It’s a horse. The sculpture, I mean. Life-sized. Hindlegs on the ground, forelegs upraised as if in prayer, and so real that I half expect it to leap off its iron hocks. The mane sighs down its bending neck, every hair carved out realistically enough to ripple in the wind; the nostrils so delicate they almost move with the marble horse’s breath. Muscles stand out around its shoulders and hindquarters, a tail held high, pouring down in a white cascade. The marble that was so dull and dusty now glitters like a snowflake frozen mid-descent until a soft radiance seems to roll off the statue’s smooth flanks. Exquisitely noble, its head is raised to taste the wind; great marble eyes stare out from under a marble fetlock as fine as a breeze; it is not so much a carving of stone as a real horse caught in the middle of its mighty leap and held there for eternity.

The sculptor turns to me, shaking marble dust out of his midnight curls, and he smiles and his eyes are as deep as seas. “This is last year,” he says. “I had to use the chisel and the hammer to carve it out and I know it hurt, my little love, when I had to break down your own plans and replace them with mine. But look what that sorry mess of a twelvemonth has become.”

“Sculpt my life, Sir,” I say.

Jesus holds out His right hand. It’s a beautiful hand; the fingers long, elegant, slender as a king’s, small straight bones and strong tendons moving gracefully under a skin of the loveliest shade of pale brown. It’s a perfect hand, and the deep, puckered round scar in the centre of the palm makes it all the more perfect. It’s almost too beautiful to hold, but when I tentatively reach out to take it, the skin is all the softer for its brownness, the grip all the gentler for its strength.

Sculpt my life, Sir. Sculpt the year that is to come. I’ll set goals and I’ll dream dreams, but Your plan is so much greater than mine, my mighty love. It’s not the marble horse that counts, not the sculpture that next year might become. It’s the Sculptor that matters. Sculpt my life, Sir. AMEN!

Christian Cross

(For The Daily Prompt).


“And I say unto you, Ask, and it shall be given you; seek, and ye shall find; knock, and it shall be opened unto you.”

Oh, my Lord, how You keep Your promises!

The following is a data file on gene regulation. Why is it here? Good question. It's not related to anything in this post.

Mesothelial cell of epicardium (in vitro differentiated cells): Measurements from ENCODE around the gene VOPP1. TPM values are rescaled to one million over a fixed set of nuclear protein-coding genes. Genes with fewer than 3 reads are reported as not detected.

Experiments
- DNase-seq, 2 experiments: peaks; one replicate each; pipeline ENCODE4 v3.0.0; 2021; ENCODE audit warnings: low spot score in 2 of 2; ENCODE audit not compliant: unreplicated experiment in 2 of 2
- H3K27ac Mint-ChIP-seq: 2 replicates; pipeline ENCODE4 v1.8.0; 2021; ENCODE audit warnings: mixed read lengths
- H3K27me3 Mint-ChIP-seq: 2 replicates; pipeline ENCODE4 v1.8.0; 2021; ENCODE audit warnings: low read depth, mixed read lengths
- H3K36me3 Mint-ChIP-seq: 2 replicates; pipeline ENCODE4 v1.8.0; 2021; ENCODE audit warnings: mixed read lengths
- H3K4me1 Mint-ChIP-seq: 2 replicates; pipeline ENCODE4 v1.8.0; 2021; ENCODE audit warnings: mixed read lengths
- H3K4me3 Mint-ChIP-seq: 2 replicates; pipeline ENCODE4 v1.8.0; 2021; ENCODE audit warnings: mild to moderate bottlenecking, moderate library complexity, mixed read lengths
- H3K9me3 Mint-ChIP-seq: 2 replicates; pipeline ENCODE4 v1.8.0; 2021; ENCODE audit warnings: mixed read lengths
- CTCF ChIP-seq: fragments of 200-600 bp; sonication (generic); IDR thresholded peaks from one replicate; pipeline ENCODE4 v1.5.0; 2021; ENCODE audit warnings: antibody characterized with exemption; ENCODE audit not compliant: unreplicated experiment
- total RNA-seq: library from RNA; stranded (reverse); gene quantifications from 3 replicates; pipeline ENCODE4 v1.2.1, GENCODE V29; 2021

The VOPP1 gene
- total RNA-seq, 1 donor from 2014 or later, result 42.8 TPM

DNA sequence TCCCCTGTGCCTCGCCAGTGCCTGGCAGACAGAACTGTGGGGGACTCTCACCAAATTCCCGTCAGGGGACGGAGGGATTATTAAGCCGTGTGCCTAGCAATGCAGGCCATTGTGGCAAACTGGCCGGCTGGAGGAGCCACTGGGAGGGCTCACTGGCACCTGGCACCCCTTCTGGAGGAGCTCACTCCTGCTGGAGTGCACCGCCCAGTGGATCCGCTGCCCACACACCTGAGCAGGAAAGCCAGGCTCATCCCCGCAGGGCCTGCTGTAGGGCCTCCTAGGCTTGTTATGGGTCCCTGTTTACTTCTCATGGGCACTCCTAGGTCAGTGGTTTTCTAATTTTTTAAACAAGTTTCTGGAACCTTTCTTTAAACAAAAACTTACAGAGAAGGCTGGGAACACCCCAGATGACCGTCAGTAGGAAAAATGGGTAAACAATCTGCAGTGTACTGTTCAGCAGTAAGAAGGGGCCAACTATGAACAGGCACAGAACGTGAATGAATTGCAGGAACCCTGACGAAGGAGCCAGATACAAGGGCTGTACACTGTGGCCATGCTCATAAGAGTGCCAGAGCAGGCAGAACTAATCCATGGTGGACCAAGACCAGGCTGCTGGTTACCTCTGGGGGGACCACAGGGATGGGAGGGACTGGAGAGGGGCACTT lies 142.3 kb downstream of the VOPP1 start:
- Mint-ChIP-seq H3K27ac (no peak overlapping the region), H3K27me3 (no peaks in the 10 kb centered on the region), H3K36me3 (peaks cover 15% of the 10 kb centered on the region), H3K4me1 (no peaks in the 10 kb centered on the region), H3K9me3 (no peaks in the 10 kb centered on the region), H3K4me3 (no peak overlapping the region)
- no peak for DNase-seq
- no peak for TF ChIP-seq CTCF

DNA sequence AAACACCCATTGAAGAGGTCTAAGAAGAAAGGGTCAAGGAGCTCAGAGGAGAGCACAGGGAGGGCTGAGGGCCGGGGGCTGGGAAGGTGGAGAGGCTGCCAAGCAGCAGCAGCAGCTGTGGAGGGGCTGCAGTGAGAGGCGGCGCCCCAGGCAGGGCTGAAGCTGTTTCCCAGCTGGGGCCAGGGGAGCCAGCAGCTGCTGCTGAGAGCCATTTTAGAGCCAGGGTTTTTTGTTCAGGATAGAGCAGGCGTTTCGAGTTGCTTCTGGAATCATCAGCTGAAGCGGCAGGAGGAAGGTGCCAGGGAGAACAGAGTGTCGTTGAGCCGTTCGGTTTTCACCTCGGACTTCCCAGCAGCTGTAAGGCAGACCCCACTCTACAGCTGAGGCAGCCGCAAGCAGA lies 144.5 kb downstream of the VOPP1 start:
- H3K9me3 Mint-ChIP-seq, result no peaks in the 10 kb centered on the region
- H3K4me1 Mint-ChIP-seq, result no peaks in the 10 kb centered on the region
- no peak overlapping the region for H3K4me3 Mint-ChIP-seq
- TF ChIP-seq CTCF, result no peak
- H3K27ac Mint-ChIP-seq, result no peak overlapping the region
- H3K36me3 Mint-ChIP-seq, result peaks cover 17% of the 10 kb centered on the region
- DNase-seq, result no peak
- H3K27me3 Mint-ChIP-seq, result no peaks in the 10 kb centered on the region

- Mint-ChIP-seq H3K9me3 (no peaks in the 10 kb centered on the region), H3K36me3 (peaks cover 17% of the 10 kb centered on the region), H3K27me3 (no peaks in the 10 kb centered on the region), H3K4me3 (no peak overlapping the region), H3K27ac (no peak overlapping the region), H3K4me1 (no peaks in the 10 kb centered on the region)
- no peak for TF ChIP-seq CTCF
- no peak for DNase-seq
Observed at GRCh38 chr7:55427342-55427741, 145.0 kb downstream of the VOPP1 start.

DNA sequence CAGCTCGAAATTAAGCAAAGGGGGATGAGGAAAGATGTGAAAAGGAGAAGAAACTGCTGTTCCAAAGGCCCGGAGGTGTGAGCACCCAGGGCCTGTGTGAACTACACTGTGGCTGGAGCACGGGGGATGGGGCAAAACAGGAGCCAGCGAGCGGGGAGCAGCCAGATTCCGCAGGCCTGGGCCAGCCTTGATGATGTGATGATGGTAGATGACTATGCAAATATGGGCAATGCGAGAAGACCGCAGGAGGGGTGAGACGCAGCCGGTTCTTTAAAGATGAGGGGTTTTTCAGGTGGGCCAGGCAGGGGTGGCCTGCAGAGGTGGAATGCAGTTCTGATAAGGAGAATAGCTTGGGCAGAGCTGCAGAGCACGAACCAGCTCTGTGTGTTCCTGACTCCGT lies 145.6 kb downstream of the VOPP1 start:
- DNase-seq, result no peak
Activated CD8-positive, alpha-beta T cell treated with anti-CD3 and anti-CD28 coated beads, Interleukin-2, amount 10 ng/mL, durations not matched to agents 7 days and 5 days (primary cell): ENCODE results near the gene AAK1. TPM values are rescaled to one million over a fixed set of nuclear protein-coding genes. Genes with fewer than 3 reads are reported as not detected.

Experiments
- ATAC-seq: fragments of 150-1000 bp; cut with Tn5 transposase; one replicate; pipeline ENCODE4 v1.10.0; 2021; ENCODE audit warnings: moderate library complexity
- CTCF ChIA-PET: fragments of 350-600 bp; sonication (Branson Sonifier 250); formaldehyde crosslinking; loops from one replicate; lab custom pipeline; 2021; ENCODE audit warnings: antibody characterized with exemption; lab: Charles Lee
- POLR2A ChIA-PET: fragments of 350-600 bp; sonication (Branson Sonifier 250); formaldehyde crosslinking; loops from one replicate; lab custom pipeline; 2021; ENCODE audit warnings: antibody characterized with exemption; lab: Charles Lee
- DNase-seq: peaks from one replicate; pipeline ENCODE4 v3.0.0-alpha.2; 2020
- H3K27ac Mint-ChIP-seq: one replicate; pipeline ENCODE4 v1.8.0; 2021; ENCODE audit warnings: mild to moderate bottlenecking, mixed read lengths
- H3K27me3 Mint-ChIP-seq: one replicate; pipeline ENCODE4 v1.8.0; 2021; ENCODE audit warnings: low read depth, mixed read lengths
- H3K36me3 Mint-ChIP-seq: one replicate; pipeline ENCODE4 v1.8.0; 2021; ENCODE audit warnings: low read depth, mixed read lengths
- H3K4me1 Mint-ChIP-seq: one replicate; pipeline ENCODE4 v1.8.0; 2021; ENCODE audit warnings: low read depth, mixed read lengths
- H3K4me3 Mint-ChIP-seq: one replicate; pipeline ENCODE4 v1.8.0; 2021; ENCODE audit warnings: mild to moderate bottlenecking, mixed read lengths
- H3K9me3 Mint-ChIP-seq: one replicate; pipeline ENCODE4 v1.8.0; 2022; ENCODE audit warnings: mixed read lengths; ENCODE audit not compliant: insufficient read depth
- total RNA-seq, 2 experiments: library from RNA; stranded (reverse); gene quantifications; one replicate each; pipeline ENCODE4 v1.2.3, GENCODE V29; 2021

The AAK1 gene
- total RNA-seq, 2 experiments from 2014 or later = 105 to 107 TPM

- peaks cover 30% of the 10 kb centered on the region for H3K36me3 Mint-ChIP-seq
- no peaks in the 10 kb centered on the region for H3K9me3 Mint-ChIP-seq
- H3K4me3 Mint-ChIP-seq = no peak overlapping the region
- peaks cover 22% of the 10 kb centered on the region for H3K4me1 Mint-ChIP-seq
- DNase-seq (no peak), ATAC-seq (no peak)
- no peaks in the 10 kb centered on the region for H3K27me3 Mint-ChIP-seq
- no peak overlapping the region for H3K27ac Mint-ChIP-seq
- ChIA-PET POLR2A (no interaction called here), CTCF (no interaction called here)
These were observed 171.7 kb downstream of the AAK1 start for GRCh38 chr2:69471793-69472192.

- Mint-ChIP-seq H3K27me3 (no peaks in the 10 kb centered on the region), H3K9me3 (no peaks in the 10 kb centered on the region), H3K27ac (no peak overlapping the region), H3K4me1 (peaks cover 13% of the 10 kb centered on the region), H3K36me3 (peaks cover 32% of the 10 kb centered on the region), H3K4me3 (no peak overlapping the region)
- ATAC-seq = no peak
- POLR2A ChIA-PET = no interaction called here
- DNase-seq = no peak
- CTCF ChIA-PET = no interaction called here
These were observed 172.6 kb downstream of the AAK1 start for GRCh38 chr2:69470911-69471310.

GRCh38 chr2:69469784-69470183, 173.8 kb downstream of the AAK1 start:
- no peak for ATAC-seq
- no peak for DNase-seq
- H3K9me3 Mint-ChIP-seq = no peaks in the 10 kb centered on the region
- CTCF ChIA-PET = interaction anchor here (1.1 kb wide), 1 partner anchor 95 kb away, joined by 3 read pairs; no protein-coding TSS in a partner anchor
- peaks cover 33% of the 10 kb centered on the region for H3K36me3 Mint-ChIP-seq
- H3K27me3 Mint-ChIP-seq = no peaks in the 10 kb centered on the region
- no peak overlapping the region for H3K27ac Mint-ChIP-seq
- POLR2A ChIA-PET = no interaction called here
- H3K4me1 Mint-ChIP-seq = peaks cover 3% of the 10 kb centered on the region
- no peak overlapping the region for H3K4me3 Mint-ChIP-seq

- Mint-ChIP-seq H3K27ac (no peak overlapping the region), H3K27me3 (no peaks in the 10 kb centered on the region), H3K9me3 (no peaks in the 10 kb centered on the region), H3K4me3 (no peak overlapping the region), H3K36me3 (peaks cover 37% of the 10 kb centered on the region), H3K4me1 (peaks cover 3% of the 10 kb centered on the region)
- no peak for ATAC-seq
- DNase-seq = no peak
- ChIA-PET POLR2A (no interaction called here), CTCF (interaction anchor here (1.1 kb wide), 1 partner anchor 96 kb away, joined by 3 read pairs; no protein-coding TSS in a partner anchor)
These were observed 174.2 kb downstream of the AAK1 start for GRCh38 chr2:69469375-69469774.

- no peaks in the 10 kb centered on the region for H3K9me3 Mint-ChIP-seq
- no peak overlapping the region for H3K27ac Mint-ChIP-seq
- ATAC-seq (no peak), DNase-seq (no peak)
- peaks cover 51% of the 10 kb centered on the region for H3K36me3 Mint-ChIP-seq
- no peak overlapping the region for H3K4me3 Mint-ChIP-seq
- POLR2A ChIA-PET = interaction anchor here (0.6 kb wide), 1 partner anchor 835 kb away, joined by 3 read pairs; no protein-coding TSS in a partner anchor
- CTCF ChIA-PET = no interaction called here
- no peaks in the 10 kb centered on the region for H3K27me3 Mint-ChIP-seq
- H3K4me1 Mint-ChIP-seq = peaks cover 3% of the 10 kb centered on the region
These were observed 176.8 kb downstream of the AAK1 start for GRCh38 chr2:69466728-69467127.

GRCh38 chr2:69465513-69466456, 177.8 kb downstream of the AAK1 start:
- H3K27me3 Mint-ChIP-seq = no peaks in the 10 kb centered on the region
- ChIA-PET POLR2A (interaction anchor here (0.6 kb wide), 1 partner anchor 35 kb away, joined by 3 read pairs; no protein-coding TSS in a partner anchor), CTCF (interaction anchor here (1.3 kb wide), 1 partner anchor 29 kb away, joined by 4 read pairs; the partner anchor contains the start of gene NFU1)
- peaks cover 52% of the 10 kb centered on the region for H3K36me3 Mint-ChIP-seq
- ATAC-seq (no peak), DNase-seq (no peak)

“Dear Jesus, please make my friend Skye better.”



“Dear Jesus, please let her have a wonderful healthy foal.”



“Dear Jesus, please, if it is Your will, please let us be able to buy Magic…”





Heart’s Desire

I’ve been reading Bible Gateway’s “Tozer on Christian Leadership” e-newsletter. And I have to say that Tozer is not playing games. Nothing he says is smoke and mirrors: For him, the Christian leader is serious and real. Happiness is nothing to the leader. He lives only for the Lord, come joy or pain.

Tozer is right.

Christianity is not all flowers and rainbows. Once you’re a Christian, the world doesn’t suddenly turn into Fairyland with sugar and butterflies and little pink rainbow ponies. In fact, according to Tozer, life even gets harder: God, like the good Father He is, chastises us hard because He loves us.

Tozer writes that God can only soften our hearts by breaking them open. He will never barge in, but once you’ve invited Him in, answering His knock to the door on your soul, that door might be so rusted that He has to break the walls down to come in.

God's light

God’s light

I know that’s how He came into mine, how He brought me to the realisation that He is out there and He is amazing. In my young and scarless life, the worst thing I had to go through was the serious illness of my horse. It might not sound that bad, but just ask my family. That horse means a lot to me, and I had never had to endure anything like this gut-wrenching fear that I would lose something I love so much ever before.

That was when I realised that my “magic” that I believed in hadn’t built the world and it wouldn’t save Skye. Only Jesus could save Skye, so that was the first time I got on my knees and said, “There’s nothing I can do. It’s all up to You now, Lord.”

But even as there are trials and pain in the world, I still believe that a child of God is joyful by definition. We have absolutely nothing to fear. Our bodies may be shattered, but in Christ our souls are safe. Whatever happens, as long as we hang on to Him, nothing can ever truly hurt us. That’s why Paul said to “rejoice in tribulation.” Paul knew what he was talking about when it comes to tribulation.

Tribulation doesn’t automatically mean sorrow. And God doesn’t always want to throw sorrow at you. In fact, I believe that joy is a mindset and not a circumstance, and as long as we trust Him, our joy will be great.

Delight thyself also in the Lord: and he shall give thee the desires of thine heart. ~ Psalm 37:4

That’s what He’s doing with me now, giving me the desires of my heart, even things that seem quite trifling in the face of His Kingdom. Christmas is all about giving, because Christ is really a gift Who keeps on giving: even thousands of years after He gave Himself on the cross, He still cares enough to give one small and insignificant morsel of humanity clinging to the face of the careless earth all the trifling little things that her tiny heart desires.